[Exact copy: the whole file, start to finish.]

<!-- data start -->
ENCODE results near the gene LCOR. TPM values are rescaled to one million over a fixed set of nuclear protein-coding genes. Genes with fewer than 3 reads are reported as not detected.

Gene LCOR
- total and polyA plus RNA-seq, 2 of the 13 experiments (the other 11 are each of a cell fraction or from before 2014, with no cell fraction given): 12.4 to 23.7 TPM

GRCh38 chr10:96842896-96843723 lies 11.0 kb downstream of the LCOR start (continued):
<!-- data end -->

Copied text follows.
ENCODE results near the gene LCOR. TPM values are rescaled to one million over a fixed set of nuclear protein-coding genes. Genes with fewer than 3 reads are reported as not detected.

Gene LCOR
- total and polyA plus RNA-seq, 2 of the 13 experiments (the other 11 are each of a cell fraction or from before 2014, with no cell fraction given): 12.4 to 23.7 TPM

GRCh38 chr10:96842896-96843723 lies 11.0 kb downstream of the LCOR start (continued):